EPC Peterborough

Blog

Written by Jean Giroux; Edited By: Deirdre Quinn
This is Life Altering!

Most of us take for granted the access that we have to technology, resources, products and services. This is not the case for everyone and, for those with a disability; the world can be a very different place. Imagine going to a restaurant and having to choose your dinner by the pictures because you cannot read the menu. Imagine the challenge of trying to write down the details for an upcoming interview or applying for a job online in a timed format. In a competitive job market, a certain level of literacy is required and even those with passion, skills, personality and a post-secondary education can be left behind if the proper resources are not available.

When Erin Niedermayer inquired about Employment Ontario services, she had been experiencing difficulties trying to find work on her own. Dealing with the challenges associated with having a reading and writing disability, Erin struggled with technical elements of everyday living and job search. Challenges reading signs, menus, emails, computer screens and online application forms limited Erin’s access to information, services and opportunities.
I had the pleasure of speaking with Erin regarding her experience with EPC. As soon as she met with an Employment Counsellor, she stated that “things got rolling right away”. She was soon referred to a Job Developer and appreciated that she applied for jobs on Erin’s behalf. Following a one day trial, Erin was able to get a job right away at Stewart Homes where she works as a Direct Care Worker. Having attained her short term career goal of working with persons with disabilities, she now works in a residential care program supporting handicapped children and youth. She highlighted that it is “great to have a job and make money”.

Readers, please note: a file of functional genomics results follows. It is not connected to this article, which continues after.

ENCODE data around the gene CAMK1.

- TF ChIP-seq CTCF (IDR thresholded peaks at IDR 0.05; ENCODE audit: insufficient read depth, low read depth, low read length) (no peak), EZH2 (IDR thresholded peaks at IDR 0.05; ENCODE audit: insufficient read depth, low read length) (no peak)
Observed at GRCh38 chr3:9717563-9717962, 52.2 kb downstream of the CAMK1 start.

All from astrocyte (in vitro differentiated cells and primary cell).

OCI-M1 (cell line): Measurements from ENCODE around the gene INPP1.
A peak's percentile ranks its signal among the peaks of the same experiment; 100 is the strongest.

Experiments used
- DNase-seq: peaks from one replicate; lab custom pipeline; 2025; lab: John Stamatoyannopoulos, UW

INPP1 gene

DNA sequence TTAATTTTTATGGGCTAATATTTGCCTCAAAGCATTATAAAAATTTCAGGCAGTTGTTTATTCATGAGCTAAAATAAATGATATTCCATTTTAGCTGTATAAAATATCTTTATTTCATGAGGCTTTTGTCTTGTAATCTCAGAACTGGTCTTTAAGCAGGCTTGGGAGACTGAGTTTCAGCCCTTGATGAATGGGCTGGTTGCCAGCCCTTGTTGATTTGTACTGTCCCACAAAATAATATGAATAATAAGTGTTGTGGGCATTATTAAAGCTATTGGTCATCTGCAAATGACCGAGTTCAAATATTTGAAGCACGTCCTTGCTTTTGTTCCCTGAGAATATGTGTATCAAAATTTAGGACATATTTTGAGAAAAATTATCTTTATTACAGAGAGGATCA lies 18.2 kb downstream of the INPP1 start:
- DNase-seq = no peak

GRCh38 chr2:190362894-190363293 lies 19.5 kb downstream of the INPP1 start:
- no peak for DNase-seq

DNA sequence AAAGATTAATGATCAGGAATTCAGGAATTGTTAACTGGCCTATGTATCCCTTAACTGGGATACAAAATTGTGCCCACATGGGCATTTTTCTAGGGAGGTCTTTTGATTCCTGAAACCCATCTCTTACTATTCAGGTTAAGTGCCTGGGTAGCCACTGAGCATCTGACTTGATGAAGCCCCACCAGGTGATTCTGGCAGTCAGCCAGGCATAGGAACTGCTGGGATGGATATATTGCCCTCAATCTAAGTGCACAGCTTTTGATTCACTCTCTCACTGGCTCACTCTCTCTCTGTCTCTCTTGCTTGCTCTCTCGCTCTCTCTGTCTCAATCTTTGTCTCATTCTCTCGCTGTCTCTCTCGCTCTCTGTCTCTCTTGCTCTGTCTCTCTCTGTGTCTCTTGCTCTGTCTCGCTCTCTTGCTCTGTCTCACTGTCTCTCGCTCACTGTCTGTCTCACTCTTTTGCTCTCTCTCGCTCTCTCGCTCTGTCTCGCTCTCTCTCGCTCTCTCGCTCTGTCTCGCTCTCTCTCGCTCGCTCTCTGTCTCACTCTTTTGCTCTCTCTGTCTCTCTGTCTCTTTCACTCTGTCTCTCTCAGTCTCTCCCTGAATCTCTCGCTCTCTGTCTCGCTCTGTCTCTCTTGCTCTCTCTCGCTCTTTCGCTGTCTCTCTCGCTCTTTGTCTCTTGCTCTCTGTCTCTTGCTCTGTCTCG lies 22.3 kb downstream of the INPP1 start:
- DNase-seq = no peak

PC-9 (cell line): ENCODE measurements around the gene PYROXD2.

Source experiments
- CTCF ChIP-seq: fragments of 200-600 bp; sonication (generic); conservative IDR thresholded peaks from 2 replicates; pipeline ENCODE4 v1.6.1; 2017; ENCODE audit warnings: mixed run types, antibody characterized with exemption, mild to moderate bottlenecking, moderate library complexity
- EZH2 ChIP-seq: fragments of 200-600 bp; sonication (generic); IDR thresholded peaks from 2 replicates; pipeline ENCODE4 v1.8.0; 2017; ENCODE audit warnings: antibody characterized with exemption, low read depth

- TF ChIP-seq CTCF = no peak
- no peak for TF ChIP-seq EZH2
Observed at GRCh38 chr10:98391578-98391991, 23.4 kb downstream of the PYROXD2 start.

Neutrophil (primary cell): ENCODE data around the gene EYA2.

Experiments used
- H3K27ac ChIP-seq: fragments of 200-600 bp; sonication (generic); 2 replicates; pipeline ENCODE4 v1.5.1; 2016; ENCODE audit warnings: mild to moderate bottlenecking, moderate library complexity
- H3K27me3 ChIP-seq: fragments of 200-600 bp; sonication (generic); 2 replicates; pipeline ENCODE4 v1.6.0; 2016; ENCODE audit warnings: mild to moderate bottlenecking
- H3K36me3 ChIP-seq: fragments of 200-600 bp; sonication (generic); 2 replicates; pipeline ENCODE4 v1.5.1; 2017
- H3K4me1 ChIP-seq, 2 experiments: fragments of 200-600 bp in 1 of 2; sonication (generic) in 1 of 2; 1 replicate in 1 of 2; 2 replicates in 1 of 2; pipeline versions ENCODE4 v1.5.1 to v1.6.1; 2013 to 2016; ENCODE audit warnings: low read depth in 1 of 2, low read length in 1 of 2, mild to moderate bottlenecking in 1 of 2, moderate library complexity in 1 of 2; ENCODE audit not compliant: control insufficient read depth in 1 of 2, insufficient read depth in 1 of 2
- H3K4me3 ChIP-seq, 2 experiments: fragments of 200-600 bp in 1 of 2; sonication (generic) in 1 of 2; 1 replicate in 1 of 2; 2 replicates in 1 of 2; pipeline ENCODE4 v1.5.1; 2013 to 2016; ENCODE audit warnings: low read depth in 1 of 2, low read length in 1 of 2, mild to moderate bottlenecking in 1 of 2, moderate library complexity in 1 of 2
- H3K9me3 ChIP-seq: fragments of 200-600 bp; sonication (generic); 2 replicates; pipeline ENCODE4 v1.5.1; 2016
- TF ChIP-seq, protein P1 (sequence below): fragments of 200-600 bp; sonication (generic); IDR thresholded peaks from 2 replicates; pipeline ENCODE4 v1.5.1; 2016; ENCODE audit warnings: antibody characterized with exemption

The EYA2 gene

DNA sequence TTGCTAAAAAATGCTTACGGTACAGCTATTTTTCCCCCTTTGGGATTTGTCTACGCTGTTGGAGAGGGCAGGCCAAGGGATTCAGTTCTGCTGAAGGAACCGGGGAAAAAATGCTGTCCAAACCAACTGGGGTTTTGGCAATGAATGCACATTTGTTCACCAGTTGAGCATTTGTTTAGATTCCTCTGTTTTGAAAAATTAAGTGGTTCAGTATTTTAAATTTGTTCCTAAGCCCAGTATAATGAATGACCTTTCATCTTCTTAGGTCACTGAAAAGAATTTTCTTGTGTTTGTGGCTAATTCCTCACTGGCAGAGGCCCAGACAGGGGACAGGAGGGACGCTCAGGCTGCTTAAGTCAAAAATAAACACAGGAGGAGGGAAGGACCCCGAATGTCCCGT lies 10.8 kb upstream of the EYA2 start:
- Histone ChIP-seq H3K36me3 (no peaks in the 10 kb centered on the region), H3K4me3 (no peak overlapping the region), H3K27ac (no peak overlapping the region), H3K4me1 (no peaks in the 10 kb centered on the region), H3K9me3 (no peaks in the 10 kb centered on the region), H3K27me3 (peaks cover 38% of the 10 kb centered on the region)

Yet due to challenges with low literacy, Erin was concerned regarding her ability to read reports in her job. Further research and advocacy lead to the purchase of OrCam glasses, a unique and progressive device that attaches to glasses and can both read text and describe objects. While this device was designed for persons who are blind or visually impaired, the benefits to persons with a reading disability is staggering. Erin and her Job Developer were given a two hour presentation in her home for the OrCam glasses and it was clear for everyone to see that the accommodation would be life changing for her.
As you can well imagine this type of technology comes with a hefty price tag and a cost of $3,200.00 would be daunting to most of us. With the support and advocacy from her Job Developer, she was able to access support through the March of Dimes Toronto Opportunities Fund program. As a result, 62 percent of her glasses were subsidized. Further applications for funding have been submitted to local service groups as well.
Finding technology that would help Erin was pivotal and, as a Recreation and Leisure Services graduate, she is now able to pursue a career-related position with confidence.

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